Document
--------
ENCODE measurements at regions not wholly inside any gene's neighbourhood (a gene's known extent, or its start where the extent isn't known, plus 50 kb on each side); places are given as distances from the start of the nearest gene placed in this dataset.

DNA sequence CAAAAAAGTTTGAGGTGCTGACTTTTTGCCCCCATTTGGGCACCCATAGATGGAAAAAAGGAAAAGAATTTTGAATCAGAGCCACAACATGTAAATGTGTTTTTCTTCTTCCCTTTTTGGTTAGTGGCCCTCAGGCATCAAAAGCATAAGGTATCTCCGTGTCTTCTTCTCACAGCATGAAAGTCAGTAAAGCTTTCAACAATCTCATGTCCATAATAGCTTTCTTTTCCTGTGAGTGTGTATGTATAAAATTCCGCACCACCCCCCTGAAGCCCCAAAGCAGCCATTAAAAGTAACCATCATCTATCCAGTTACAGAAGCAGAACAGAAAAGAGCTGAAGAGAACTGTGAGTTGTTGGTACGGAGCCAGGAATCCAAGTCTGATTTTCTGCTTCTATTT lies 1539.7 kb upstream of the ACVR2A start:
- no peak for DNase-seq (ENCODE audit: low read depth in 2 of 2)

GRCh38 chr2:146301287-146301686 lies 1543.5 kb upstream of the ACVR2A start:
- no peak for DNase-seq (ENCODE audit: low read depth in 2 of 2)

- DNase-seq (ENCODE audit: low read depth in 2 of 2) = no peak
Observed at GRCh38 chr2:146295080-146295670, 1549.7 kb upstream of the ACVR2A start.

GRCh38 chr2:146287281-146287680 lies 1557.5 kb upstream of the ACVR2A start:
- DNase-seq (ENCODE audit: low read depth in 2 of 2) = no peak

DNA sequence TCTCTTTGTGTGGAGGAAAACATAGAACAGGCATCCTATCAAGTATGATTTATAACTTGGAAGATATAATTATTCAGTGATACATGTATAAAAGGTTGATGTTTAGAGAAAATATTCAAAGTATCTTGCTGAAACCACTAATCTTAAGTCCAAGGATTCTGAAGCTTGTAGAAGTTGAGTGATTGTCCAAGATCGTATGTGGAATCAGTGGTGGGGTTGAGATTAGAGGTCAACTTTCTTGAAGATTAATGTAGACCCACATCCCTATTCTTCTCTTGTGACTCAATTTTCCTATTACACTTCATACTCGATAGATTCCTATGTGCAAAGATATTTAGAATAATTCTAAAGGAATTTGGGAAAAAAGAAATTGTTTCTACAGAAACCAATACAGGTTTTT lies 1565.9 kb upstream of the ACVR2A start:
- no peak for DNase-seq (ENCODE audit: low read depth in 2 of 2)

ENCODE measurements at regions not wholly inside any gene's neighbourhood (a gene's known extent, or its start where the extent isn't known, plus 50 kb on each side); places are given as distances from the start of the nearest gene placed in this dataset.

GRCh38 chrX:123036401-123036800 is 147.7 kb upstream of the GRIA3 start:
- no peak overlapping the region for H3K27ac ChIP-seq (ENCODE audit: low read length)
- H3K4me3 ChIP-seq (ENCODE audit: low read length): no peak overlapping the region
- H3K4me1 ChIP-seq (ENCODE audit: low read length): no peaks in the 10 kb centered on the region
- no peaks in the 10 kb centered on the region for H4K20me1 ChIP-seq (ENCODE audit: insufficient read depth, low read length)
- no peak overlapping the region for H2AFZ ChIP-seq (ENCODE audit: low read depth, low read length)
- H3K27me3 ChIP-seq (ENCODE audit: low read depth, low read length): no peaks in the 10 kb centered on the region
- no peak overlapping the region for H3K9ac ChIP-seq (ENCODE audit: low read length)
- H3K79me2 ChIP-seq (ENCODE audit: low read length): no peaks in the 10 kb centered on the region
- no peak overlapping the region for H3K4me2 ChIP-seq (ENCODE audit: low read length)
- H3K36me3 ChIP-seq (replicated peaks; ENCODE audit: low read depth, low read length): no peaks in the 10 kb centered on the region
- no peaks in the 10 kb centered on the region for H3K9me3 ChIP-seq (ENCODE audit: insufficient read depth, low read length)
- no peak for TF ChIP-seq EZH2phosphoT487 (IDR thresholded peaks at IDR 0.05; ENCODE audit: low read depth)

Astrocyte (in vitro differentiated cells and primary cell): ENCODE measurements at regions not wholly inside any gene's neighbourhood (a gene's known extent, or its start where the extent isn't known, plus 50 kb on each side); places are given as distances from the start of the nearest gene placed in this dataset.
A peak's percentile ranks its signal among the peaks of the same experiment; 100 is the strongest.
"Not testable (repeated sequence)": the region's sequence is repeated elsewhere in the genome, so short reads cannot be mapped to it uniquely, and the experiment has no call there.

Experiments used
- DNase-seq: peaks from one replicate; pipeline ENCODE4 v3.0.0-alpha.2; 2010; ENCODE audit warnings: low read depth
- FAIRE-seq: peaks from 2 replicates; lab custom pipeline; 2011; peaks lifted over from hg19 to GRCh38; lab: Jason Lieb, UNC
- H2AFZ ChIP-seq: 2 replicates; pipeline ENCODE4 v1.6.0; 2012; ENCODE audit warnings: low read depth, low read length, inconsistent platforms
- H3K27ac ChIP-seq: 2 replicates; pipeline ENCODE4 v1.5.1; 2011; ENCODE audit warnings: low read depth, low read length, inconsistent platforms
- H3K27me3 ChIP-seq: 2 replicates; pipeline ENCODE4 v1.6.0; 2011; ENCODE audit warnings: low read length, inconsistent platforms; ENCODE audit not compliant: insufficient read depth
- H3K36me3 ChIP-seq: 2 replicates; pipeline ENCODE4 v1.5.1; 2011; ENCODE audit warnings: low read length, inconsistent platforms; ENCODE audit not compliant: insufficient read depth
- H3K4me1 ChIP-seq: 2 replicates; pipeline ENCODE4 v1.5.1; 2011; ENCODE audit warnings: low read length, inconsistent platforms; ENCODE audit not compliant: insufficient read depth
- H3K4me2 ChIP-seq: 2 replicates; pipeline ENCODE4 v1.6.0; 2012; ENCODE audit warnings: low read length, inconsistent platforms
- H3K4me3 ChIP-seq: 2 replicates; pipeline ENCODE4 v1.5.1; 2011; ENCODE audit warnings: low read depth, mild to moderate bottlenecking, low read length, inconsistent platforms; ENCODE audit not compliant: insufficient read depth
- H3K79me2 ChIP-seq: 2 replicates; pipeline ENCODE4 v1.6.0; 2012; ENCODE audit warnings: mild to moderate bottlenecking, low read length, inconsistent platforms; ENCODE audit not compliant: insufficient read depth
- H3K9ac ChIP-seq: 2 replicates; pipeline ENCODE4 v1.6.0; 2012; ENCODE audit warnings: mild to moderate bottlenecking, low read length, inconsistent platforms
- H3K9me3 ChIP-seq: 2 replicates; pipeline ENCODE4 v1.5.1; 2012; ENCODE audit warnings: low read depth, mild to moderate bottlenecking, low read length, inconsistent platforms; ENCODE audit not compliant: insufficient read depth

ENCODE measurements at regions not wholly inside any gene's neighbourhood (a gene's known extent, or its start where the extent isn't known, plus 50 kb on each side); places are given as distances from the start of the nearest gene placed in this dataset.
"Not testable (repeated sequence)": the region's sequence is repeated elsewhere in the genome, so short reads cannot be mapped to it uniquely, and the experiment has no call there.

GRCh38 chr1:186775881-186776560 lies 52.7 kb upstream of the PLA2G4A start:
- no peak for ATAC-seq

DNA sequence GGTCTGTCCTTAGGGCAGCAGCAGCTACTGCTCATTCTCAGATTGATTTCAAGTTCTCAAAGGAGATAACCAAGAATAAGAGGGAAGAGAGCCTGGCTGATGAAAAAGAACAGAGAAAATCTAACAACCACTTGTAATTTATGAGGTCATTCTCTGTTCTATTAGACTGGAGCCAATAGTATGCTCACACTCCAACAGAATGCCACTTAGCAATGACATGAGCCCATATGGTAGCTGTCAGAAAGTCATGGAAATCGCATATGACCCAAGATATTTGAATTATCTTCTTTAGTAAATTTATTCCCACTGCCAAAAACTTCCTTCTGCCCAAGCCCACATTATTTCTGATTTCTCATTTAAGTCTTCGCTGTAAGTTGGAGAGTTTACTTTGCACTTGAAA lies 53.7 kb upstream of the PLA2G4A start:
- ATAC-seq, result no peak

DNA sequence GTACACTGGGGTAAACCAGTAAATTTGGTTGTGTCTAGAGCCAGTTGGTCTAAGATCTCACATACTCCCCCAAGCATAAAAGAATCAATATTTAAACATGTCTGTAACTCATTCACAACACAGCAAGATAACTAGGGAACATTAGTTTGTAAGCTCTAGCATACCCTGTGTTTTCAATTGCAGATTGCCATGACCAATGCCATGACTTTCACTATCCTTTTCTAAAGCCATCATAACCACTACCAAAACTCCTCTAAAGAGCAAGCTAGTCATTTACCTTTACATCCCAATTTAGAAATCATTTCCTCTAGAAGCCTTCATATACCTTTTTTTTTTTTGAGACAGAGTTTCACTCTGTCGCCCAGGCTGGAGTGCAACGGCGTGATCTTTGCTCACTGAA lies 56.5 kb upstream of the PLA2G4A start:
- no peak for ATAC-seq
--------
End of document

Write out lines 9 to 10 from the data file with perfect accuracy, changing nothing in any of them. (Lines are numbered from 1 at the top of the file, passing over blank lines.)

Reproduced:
- DNase-seq (ENCODE audit: low read depth in 2 of 2) = no peak

DNA sequence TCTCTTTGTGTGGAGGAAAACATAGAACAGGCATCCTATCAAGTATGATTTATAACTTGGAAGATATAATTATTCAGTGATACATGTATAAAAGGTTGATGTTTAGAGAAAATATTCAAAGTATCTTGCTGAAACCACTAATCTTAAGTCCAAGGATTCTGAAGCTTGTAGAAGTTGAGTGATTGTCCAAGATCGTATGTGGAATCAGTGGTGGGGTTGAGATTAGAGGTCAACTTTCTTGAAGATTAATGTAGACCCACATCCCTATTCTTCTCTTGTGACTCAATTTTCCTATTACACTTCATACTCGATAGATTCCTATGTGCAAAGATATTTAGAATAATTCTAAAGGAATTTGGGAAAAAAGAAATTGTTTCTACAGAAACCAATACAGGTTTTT lies 1565.9 kb upstream of the ACVR2A start: